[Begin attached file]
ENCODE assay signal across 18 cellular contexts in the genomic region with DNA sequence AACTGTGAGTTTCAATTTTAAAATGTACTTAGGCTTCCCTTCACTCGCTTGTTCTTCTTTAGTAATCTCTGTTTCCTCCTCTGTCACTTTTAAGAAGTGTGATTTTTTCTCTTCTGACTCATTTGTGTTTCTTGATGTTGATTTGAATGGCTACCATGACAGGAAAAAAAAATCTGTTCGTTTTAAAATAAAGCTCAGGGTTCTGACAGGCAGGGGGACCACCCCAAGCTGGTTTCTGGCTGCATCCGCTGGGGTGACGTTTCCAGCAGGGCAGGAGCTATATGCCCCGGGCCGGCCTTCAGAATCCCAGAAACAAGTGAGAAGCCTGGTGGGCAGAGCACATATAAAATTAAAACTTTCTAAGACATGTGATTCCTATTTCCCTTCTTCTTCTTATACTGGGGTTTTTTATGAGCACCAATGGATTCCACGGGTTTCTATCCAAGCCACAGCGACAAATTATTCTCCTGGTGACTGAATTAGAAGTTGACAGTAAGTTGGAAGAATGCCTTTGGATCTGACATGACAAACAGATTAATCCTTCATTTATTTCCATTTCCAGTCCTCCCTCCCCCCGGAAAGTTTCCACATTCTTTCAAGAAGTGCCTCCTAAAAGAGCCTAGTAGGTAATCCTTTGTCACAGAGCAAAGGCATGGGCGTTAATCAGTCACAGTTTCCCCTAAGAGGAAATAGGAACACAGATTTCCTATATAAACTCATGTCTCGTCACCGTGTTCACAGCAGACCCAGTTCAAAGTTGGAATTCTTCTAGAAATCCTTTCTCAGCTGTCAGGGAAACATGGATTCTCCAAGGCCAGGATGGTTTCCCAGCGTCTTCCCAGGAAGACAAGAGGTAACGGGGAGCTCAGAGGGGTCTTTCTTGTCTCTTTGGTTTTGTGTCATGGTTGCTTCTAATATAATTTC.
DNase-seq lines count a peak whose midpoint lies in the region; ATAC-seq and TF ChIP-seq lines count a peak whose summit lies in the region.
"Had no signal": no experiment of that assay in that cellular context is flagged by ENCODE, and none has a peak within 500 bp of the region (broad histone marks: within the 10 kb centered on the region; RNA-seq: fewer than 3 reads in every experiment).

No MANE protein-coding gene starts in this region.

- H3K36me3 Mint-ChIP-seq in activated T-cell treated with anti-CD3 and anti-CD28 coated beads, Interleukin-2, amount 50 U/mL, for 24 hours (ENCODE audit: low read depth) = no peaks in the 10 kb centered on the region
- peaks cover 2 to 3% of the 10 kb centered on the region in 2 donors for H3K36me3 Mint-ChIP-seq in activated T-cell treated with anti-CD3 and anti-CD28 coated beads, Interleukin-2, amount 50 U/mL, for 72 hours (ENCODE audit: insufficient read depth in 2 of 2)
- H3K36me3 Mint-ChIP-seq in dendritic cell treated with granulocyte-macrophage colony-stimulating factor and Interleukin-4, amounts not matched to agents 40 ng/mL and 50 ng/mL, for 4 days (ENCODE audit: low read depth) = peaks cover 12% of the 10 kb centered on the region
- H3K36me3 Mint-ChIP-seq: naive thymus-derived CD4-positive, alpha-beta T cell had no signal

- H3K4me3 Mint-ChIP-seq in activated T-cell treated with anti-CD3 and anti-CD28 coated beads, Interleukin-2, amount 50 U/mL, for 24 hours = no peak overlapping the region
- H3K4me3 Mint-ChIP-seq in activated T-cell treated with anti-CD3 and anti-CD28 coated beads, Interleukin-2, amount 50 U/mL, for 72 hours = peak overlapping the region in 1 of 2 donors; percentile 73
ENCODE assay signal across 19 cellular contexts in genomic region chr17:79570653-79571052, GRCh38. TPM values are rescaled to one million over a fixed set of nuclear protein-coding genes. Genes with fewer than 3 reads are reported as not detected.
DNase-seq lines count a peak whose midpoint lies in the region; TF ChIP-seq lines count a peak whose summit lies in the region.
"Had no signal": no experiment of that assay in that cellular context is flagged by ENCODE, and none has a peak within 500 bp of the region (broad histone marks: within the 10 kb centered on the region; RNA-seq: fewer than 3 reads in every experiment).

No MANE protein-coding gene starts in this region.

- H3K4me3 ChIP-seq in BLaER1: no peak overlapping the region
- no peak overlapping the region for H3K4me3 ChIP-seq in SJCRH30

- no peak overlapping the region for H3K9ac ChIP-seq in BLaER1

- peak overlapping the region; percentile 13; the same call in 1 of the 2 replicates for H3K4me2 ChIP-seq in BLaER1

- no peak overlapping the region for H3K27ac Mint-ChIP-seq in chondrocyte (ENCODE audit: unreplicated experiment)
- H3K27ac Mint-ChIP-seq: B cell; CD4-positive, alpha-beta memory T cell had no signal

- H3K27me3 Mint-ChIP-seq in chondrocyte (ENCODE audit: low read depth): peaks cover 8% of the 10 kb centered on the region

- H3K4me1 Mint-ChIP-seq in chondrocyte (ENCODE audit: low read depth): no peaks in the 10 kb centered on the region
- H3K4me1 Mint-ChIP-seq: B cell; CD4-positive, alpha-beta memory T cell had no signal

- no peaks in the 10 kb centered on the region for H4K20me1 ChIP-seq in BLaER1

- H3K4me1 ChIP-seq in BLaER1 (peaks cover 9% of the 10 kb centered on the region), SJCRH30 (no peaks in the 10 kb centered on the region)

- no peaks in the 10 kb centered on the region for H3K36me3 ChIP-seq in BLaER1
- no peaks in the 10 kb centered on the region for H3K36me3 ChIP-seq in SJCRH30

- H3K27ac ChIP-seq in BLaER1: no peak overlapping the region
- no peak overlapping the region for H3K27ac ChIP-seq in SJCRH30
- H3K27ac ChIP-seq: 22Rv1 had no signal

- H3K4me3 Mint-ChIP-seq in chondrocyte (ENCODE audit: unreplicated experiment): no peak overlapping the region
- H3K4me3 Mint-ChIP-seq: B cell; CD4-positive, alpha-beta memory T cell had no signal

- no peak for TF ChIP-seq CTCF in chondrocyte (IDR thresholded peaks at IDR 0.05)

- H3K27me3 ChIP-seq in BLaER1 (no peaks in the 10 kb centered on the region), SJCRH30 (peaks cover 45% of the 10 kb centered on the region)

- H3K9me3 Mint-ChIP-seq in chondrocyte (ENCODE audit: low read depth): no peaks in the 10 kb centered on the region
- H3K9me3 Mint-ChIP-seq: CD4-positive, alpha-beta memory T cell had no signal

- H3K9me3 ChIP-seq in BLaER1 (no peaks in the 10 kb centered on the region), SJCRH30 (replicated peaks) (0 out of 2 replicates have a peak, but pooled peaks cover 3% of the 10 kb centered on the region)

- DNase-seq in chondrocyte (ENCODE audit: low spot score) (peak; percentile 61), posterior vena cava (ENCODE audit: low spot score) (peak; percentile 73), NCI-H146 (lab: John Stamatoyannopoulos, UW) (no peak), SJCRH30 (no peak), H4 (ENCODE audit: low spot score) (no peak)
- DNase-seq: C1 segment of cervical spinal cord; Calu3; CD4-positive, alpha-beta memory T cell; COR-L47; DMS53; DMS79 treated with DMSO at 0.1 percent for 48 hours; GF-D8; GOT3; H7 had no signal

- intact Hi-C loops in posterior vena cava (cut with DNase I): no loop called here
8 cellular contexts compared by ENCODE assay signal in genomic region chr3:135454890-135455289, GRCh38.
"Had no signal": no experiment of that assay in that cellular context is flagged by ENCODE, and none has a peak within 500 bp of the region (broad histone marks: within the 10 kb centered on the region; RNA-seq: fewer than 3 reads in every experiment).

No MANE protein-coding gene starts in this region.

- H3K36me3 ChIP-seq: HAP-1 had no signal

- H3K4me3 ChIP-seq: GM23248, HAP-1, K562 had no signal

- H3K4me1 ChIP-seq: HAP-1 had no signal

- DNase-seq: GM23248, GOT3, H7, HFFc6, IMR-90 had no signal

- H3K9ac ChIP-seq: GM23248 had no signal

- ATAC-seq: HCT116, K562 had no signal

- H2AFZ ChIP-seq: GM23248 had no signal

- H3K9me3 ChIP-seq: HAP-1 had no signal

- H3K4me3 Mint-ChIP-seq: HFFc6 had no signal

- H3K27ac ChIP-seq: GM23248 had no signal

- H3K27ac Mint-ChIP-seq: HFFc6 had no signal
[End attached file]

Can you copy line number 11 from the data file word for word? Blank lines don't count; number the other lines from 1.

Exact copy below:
ENCODE assay signal across 19 cellular contexts in genomic region chr17:79570653-79571052, GRCh38. TPM values are rescaled to one million over a fixed set of nuclear protein-coding genes. Genes with fewer than 3 reads are reported as not detected.